With this award from the Major Research Instrumentation (MRI) Program that is cofunded by Chemistry, Professor Karen Allen and colleagues from Boston University will acquire a circular dichroism (CD) spectrometer. The proposal is aimed at enhancing research training and education at all levels, especially in areas such as (a) chemical and catalytic mechanisms of enzymes, (b) characterization of proteins, (c) natural product biosynthesis, (d) assignment of absolute stereochemistry of enantiomerically pure compounds, (e) determination of structural perturbations caused by mutations in glycolytic enzyme, and (f) stabilization of the functional form of NF-kappa-b essential modulator (NEMO) protein.
A circular dichroism spectrophotometer will produce spectral data that provide information on molecular structure and especially the conformations of bio-molecules such as nucleic acids, proteins, and enzymes. The principle of measurement is based on differential absorption of left and right circularly polarized light by optically active samples such as those in the double helix of DNA. The instrument will provide research and laboratory training in analytical techniques that allow measurement of physical properties of organic and inorganic molecules to graduate and undergraduate students as well as postdoctoral fellows. The CD spectrophotometer will be integrated into training of students in the Chemistry and Biology Departments, as well as the Biochemistry and Molecular Biology Program for the study of intermolecular interactions, geometric isomers and protein structure.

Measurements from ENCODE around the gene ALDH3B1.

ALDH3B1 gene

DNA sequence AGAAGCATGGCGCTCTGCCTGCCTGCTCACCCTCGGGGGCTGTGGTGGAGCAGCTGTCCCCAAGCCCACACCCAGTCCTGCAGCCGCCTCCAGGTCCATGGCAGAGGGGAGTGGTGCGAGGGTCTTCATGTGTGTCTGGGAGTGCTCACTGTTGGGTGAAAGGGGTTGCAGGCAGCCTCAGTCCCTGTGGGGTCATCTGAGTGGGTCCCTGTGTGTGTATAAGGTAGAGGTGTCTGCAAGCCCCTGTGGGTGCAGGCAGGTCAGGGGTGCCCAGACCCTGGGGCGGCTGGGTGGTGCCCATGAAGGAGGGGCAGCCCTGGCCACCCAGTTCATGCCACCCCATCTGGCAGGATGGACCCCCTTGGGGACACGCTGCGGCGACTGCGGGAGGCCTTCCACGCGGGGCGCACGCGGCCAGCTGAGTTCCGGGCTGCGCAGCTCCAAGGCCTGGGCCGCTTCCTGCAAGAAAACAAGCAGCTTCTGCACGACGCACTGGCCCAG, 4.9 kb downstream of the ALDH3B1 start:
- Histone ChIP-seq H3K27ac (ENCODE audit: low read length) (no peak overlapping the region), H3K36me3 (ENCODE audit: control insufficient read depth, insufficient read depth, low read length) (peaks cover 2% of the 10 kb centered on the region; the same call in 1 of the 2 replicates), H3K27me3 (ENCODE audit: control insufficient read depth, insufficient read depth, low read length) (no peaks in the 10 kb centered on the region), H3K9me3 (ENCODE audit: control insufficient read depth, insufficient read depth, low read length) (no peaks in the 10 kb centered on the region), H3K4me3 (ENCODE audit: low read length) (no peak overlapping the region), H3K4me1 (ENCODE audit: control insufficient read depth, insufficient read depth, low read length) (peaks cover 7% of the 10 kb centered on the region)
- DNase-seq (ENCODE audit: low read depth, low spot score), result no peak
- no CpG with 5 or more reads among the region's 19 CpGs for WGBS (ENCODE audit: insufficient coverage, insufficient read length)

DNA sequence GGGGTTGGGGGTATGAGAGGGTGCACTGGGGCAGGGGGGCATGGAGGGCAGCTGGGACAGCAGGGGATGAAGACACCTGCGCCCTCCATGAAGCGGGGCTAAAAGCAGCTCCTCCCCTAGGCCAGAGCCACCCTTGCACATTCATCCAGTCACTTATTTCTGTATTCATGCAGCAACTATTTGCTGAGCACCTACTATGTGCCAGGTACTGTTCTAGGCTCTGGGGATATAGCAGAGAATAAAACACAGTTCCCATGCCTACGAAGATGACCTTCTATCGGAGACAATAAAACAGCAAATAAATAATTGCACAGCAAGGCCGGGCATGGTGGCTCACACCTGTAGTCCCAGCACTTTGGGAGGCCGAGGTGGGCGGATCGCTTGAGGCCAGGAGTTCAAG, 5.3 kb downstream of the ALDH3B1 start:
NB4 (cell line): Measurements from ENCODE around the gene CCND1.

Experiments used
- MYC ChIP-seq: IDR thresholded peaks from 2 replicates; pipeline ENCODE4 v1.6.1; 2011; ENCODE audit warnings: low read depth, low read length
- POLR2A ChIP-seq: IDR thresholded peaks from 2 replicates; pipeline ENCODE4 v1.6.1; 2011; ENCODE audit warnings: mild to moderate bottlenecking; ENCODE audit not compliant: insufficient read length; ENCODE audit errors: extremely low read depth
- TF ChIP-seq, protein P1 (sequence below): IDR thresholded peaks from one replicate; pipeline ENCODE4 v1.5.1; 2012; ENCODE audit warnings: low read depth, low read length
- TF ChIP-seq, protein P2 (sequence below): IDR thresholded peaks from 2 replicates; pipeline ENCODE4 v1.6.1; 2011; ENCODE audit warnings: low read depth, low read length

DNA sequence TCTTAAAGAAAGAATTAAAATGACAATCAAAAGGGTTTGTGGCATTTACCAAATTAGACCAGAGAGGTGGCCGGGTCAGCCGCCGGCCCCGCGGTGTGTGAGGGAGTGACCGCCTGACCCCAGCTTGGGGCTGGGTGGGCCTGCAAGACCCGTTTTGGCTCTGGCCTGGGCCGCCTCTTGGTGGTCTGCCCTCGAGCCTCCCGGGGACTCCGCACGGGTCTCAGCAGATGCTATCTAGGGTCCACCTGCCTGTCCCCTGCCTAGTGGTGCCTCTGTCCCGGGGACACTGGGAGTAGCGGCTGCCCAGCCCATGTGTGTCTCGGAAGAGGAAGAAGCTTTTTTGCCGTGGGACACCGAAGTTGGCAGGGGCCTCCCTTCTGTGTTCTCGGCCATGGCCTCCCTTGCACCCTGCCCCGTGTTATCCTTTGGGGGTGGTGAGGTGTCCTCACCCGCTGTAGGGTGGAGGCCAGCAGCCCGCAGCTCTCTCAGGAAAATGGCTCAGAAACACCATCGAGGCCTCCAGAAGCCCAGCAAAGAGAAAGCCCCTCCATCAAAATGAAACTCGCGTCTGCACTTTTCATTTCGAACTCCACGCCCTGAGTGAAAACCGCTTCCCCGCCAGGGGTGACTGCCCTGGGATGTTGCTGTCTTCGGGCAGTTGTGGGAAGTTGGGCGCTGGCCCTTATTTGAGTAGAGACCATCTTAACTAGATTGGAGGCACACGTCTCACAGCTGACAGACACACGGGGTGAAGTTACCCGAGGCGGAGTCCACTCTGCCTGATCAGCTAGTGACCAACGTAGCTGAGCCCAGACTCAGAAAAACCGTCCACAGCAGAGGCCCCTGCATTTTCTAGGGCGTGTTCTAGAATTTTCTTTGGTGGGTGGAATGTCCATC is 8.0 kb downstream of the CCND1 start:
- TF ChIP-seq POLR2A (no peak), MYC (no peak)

Intellectual Merit This award supported the purchase of a new circular dichroism (CD) Applied Photophysics CS/2 Chirascan spectrometer in the Chemical Instrumentation Center at Boston University (BU). The goal of the acquisition of the CD instrument is to support and enhance National Science Foundation and other agency-funded activities at BU. Often, these activities require the production of proteins outside their native environment at scales required for biophysical and biochemical measurements. The research also sometimes necessitates the production of chemically modified proteins. The use of CD in these systems allows measurements to ensure that the protein retains the same structure as when it is produced its native state and environment. Additional features of the instrument include a titration apparatus that enables the quantitative assessment of the stability of target proteins and allows the assessment of differences in stability between modified and unmodified forms of the protein. The stop-flow capability enables the same measurements to be achieved at different time points, allowing the determination of changes in protein structure over time (protein dynamics). The coupling of dynamics with binding events has recently become a central emphasis in the areas of drug discovery, signaling processes in the cell, regulation of enzymes, and enzyme-mediated catalysis. CD instrument use at BU has enhanced research resulting in six primary research publications. Highlights of the research enabled by the instrument include 1) determination of the structure of an enzyme key to the organism that is the causative agent of elephantitis 2) generation of an experimentally tractable and native-like form of the protein NEMO that plays important roles in cancer, immunity, and inflammation and 3) the assessment of the structure and the link to function in the protein MitoNEET that is suggested to play roles in the metabolism of iron and in coordinating energy production and utilization in the cell. Broader Impact As envisioned, the use of the instrument has also served in education activities. The CD has been utilized at BU in the course CH303 Instrumental Analysis since the courseâ€™s inception in Fall 2013. Using a series of standard solutions of known concentration, the students use CD measurements to determine the purity of an unknown compound. Additionally, the use of the CD instrument in research activities has provided training for both graduate (Ph.D. level), undergraduate, and high-school students. Specifically, lead graduate students have been trained who in turn have trained undergraduates and high-school students in instrument use. These include students from the summer Research Internship in Science & Engineering Program (RISE) program that provides an opportunity for academically motivated rising high school seniors to conduct university-level research in state-of-the-art laboratories. Undergraduate students include those from the Summer Research Experiences for Undergraduates (REU) program where research is conducted by outstanding students from other colleges and universities, particularly those without plentiful research opportunities such as community colleges. REU is designed to encourage graduate education in the sciences for talented undergraduate students, especially those from populations traditionally underrepresented in the sciences. Lastly, the instrument has been used in a workshop, organized in collaboration with Applied Photophysics, the instrument vendors, to teach the theory and introduce the uses of CD in the study of proteins. The workshop was attended by BU users as well as scientists and students from companies and other universities and colleges in Massachusetts, Connecticut and New York, allowing broad dissemination of knowledge.